After Nathanael makes that blunt and honest statement about his own prejudice - "Can anything good come out of Nazareth?" - Philip tells him to come and see. As we read the rest of the stories about these disciples in John's account of the Good News, we see that it takes them a long time to see the truth in Jesus. In fact, as Jesus himself tells them, they can't grasp the whole of that truth until after his death and resurrection and the coming of the Holy Spirit. It is that way with us as well. Even though we have the Gospel accounts, it still takes more than a lifetime for us to see. As Paul tells us, "now we see in a mirror, dimly, but then we will see face to face."

Come and see is not only about seeing who Jesus is, but about seeing who we truly are. It is in our relationship with Jesus, within the community of faith, that we come to know ourselves. It is in following Jesus, in being his disciples, that we are freed from the false selves that the world, and we ourselves, have manufactured. We need not be hard on ourselves about those selves. Many of them were manufactured to protect us, we thought, in our often very difficult lives. Others were manufactured to win favor with others - our parents, our teachers, our employers. But as we grow in our relationship with Jesus, we come to see that we don't really need those false selves, that the love that Jesus has for us is enough.

I was stuck recently by what is not a linguistic connection, but a linguistic coincidence. Find is a word we get from Old English and found - as in the founding of this nation - is a word we get from Latin. But coincidences can often suggest truth to us. Our life in Christ is founded on our being found. It is only because God in Christ seeks us and finds us that we have this gift of abundant life. Our being found is the founding, the absolutely essential beginning, of that life.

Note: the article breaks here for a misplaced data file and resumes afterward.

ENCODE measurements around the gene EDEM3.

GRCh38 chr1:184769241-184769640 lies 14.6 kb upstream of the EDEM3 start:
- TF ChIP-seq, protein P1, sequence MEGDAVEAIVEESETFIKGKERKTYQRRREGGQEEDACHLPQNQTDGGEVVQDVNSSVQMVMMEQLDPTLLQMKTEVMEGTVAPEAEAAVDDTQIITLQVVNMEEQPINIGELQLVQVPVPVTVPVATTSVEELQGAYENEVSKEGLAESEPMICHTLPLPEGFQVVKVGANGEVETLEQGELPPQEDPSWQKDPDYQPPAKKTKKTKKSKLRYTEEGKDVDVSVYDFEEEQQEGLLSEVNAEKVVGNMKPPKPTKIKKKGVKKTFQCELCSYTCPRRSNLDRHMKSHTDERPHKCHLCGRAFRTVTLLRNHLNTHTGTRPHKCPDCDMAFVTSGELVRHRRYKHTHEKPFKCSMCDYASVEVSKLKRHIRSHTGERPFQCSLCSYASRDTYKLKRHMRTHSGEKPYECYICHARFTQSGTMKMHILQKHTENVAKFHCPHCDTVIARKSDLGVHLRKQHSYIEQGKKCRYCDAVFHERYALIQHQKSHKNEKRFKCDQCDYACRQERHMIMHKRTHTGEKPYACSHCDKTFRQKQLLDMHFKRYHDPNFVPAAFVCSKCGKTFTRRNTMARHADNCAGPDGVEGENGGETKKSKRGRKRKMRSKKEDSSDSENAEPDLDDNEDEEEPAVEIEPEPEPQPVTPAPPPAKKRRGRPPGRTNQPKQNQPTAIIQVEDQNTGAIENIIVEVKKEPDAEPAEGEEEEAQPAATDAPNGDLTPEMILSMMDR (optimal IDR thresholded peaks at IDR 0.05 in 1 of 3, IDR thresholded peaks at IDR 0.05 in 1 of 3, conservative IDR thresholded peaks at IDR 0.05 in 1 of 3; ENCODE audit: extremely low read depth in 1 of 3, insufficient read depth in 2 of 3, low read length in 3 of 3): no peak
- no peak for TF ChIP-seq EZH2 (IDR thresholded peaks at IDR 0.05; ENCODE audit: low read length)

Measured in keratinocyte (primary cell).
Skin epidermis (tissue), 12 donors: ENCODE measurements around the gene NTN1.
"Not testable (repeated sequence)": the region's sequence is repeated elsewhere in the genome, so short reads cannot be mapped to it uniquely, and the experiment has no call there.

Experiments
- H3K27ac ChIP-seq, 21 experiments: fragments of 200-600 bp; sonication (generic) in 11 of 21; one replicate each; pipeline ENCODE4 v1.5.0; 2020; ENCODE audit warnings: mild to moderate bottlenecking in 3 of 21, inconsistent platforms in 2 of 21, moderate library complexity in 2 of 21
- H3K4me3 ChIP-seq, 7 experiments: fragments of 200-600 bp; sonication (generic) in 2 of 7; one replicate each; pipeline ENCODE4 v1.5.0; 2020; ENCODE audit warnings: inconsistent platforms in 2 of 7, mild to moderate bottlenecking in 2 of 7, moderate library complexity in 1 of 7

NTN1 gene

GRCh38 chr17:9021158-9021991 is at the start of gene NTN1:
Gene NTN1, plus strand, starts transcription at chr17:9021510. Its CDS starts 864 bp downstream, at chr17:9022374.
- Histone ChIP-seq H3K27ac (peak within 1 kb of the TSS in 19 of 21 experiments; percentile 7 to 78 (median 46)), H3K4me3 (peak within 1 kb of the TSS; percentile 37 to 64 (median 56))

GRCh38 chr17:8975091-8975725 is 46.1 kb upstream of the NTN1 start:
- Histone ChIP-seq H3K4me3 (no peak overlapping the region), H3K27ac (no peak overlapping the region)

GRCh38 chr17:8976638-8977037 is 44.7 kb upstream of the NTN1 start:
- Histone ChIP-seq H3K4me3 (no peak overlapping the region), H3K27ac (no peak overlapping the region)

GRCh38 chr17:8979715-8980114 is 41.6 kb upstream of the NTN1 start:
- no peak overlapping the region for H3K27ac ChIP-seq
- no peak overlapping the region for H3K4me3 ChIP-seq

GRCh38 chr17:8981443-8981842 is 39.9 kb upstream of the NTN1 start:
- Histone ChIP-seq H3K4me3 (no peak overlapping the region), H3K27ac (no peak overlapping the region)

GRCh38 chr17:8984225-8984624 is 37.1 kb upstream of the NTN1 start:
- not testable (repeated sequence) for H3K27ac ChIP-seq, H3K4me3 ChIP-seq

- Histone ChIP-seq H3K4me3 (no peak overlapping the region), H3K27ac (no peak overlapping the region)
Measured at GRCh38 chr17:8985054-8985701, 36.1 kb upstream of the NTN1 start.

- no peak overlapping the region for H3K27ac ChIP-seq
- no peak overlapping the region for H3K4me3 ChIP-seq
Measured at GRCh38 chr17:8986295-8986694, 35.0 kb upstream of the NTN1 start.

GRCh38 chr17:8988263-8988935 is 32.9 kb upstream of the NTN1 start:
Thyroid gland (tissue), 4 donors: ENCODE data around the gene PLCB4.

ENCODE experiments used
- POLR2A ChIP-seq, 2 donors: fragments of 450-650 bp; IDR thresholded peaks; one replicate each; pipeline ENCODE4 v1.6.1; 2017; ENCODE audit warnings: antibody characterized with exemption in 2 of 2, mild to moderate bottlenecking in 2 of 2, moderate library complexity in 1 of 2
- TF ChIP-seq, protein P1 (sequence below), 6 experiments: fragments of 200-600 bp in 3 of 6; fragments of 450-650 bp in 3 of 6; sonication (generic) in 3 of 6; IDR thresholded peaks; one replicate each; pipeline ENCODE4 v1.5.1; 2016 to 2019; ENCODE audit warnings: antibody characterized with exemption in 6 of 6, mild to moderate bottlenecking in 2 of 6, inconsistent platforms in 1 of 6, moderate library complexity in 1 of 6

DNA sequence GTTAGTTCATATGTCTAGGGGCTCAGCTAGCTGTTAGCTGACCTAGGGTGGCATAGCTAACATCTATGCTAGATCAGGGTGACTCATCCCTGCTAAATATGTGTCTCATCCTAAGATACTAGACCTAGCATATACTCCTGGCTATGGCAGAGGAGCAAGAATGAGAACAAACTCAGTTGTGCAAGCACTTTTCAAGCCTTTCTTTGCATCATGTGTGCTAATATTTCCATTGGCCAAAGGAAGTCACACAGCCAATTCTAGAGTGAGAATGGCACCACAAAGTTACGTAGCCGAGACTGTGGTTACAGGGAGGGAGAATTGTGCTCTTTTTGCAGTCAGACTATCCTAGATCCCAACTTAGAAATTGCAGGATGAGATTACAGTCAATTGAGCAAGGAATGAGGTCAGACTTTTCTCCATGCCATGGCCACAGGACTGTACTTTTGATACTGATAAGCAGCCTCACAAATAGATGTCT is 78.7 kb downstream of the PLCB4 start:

For his sake I have suffered the loss of all things, and I regard them as rubbish, in order that I may gain Christ and be found in him, not having a righteousness of my own that comes from the law, but one that comes through faith in Christ, the righteousness from God based on faith. (Philippians 3:9)

Monday, January 12, 2009


Several years ago I heard the story of a woman who was very ill. One of her friends said that she was somewhat surprised that she had never heard the woman say, “Why me?” The woman responded, “Why not me?” In a world where there is sickness and all sorts of disasters, why should any of expect to be immune?

Our son told me recently that he had angered some of his acquaintances when, after the World Trade Center attacks in 2001, he pointed out that people in many other places had been living with terrorist attacks for many years. Why should we assume that we would be immune? Why should we think now that winning the war on terror means no terrorist attacks on the US, rather than no terrorist attacks anywhere?

There is from time to time talk about American exceptionalism, the strange notion that we are different from the rest of the world’s people and that the rules for us are therefore different. We assert that we have the right, for example, to possess nuclear weapons but Iran doesn’t. Now, I don’t think Iran should have nuclear weapons, but I don’t think the US or Russia or the United Kingdom or France or China or India or Pakistan or Israel or any other nation should either. No exceptions.

I had hoped that after September 11, 2001 we might develop a deeper commitment to solidarity with the rest of the world’s people, learning from the experiences of that day what so many others experience – fear, uncertainty, and incredible vulnerability to forces that they and we cannot control. I had hoped that we might develop a deeper compassion for those who do not have the incredible privileges that we enjoy in this country. I had hoped that we would use the time that we are given on this earth to make things better for what one my friends calls the least, the last, and the lost. It is sad that my hopes have not been fully realized, that, in spite of some signs of hope, we have far too often seen ourselves in battles against “the other, the enemy” and not in a struggle for reconciliation, for solidarity.